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Fact Sheet: Grossmont-Cuyamaca Community College District

December 30, 1899


History of Collaboration

The Grossmont–Cuyamaca Community College District (GCCCD) has historically had a strong commitment to diversity (which incorporates elements of internationalization) as articulated in board policies, the strategic plan, and mission statement, as well as the colleges' programmatic and instructional activities. The board policy states that the district “strives to provide an educational environment that fosters global awareness, mutual understanding, and respect that ultimately also benefits the global community.” However, prior to recent years, diversity and international initiatives were handled through disconnected, disparate committees that lacked any structure for communication and collaboration.

Catalyst for Advancing Collaborative Efforts

GCCCD recognized the need for a more centralized approach to diversity initiatives, in order to provide educational opportunities to better prepare students to work in an increasingly multicultural and multilingual society. GCCCD developed the Diversity, Equity, and Inclusion (DEI) council (PDF) as a way to consolidate the many worthwhile efforts at both colleges and the district around diversity and international education. This more unified, comprehensive, and focused effort allowed the colleges and district to systematically approach diversity initiatives in a more collaborative manner.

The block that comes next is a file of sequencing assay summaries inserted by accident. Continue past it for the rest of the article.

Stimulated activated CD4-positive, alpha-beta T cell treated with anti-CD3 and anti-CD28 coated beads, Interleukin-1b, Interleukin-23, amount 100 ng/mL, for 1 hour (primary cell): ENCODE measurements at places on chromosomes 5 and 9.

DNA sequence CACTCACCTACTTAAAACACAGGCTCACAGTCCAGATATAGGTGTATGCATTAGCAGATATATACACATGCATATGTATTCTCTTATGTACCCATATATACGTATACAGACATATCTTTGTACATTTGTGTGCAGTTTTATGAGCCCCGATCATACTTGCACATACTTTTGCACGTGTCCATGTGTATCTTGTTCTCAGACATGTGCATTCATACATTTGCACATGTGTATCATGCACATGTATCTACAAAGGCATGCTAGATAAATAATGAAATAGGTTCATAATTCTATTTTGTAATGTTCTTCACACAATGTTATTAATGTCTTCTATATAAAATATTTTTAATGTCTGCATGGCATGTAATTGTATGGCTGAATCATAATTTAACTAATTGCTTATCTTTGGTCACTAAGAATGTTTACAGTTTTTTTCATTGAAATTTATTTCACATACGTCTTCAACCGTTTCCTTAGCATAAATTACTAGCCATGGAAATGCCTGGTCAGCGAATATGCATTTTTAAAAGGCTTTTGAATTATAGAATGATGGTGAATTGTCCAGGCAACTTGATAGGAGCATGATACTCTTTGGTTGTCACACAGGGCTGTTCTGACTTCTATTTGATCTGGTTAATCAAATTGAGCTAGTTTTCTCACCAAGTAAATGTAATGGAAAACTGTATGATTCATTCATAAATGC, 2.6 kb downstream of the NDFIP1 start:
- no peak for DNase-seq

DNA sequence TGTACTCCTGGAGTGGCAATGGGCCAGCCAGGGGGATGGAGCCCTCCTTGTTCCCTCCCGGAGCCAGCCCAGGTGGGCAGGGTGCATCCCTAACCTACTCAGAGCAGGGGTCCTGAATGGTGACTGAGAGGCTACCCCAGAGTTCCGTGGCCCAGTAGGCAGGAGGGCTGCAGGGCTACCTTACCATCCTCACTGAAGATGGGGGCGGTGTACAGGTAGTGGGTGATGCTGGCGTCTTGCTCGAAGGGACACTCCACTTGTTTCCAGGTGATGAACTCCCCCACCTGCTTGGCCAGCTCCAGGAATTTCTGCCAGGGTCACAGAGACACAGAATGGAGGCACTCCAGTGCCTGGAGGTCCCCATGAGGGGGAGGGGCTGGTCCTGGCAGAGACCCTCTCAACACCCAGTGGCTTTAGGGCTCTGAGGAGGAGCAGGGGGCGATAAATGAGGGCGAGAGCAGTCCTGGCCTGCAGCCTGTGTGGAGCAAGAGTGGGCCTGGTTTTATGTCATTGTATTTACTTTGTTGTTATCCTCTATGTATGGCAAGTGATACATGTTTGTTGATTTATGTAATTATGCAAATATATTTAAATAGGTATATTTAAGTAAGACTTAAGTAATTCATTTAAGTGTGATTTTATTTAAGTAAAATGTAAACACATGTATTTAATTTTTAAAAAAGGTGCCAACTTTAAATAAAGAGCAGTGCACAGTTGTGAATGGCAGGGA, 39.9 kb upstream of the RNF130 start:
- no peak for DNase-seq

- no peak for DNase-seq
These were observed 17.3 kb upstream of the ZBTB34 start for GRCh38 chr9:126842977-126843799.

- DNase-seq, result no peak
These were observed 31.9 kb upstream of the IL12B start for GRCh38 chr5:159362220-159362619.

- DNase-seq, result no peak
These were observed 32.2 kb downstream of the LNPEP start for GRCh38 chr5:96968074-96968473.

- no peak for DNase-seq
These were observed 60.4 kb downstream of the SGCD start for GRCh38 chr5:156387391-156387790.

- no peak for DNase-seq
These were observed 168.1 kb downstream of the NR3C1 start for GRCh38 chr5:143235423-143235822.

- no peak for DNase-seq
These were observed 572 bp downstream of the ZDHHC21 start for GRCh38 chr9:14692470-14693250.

Project Overview

Building from the existing structure and strategic direction of the DEI Council, the At Home in the World (AHITW) team worked to create a culture of inclusion and increase cultural competence. Diversity-related events have been held and continue to be scheduled at both campuses, including workshops on religious diversity, generational differences, creating safe spaces, and world cultures. Gender-neutral restrooms and contemplation rooms have been created since the inception of the DEI committees. GCCCD held focus groups at both colleges that helped the team to narrow down their ideas about what diversity, equity, and inclusion mean on the campuses and to further guide future initiatives.

Biggest Impact

The biggest impact of the AHITW project is that diversity is now in the consciousness of people in the district. When something related to diversity is happening on the campuses, everyone seems to know about it. In a recent presentation to the governing board, the board members were excited and the team received positive support with a request for regular updates on their initiatives.

Sustaining Efforts and Next Steps

GCCCD would like for future efforts to focus on embedding AHITW concepts into the curriculum. A subcommittee of the DEI Council is in the process of developing a global studies degree as well as a diversity requirement for graduation at both campuses.

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